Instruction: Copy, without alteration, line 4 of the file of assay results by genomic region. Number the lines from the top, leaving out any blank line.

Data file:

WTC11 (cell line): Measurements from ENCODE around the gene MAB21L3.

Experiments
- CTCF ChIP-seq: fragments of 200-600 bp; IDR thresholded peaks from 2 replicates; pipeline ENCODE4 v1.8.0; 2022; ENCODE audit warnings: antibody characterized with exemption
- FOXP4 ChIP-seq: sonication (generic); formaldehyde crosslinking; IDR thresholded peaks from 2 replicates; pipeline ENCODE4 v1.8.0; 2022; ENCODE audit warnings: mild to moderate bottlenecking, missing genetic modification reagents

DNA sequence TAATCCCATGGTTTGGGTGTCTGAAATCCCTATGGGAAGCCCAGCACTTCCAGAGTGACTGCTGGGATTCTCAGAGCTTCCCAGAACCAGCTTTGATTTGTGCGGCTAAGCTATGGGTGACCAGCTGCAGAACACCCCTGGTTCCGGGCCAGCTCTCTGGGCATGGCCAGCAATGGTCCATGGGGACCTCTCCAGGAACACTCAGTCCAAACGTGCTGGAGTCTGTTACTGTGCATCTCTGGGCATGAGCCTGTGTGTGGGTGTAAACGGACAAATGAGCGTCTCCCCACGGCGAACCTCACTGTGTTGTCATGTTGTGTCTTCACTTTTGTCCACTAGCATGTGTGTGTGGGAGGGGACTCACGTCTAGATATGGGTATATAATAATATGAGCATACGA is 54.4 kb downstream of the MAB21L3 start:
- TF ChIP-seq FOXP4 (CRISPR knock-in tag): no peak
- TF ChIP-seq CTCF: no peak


- FOXP4 ChIP-seq: sonication (generic); formaldehyde crosslinking; IDR thresholded peaks from 2 replicates; pipeline ENCODE4 v1.8.0; 2022; ENCODE audit warnings: mild to moderate bottlenecking, missing genetic modification reagents